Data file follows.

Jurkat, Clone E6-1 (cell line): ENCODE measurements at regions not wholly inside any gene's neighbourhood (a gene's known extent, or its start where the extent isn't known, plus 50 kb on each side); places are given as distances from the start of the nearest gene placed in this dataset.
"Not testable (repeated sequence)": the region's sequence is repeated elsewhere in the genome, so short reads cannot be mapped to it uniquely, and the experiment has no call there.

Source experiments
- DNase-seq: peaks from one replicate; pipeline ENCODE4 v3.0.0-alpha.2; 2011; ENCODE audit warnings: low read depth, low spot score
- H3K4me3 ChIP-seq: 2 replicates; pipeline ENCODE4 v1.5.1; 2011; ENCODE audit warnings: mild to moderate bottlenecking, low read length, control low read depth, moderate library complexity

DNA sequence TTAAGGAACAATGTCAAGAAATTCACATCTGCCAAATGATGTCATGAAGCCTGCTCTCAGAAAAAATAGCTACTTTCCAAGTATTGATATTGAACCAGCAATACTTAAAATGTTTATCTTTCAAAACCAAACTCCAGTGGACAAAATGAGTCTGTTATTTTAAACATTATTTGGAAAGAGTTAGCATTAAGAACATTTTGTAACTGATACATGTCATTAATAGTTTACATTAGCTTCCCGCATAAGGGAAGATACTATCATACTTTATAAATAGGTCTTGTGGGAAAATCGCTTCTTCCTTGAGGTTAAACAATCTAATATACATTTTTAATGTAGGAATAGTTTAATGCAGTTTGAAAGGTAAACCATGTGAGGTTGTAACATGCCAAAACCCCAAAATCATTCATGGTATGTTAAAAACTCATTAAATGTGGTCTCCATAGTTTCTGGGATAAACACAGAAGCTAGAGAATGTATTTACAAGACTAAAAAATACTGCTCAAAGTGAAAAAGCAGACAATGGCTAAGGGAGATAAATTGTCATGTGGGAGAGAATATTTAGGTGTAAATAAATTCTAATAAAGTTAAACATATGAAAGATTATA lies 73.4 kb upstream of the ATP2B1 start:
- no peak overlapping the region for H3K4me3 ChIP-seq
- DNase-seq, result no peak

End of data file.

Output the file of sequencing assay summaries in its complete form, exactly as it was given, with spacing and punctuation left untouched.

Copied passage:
Jurkat, Clone E6-1 (cell line): ENCODE measurements at regions not wholly inside any gene's neighbourhood (a gene's known extent, or its start where the extent isn't known, plus 50 kb on each side); places are given as distances from the start of the nearest gene placed in this dataset.
"Not testable (repeated sequence)": the region's sequence is repeated elsewhere in the genome, so short reads cannot be mapped to it uniquely, and the experiment has no call there.

Source experiments
- DNase-seq: peaks from one replicate; pipeline ENCODE4 v3.0.0-alpha.2; 2011; ENCODE audit warnings: low read depth, low spot score
- H3K4me3 ChIP-seq: 2 replicates; pipeline ENCODE4 v1.5.1; 2011; ENCODE audit warnings: mild to moderate bottlenecking, low read length, control low read depth, moderate library complexity

DNA sequence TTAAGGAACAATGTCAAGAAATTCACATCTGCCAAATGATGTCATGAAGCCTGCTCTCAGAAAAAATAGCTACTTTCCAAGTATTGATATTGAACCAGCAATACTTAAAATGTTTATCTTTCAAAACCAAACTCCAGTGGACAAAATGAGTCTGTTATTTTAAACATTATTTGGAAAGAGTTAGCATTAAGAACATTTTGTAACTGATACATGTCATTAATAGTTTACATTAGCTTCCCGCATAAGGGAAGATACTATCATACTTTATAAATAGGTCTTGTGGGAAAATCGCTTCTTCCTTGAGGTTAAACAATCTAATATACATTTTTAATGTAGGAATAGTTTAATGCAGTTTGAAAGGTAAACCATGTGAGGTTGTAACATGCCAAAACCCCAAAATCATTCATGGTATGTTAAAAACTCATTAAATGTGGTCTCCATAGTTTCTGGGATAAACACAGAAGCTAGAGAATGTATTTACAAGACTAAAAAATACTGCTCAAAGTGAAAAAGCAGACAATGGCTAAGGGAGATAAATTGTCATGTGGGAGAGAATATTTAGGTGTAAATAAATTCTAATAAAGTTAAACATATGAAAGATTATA lies 73.4 kb upstream of the ATP2B1 start:
- no peak overlapping the region for H3K4me3 ChIP-seq
- DNase-seq, result no peak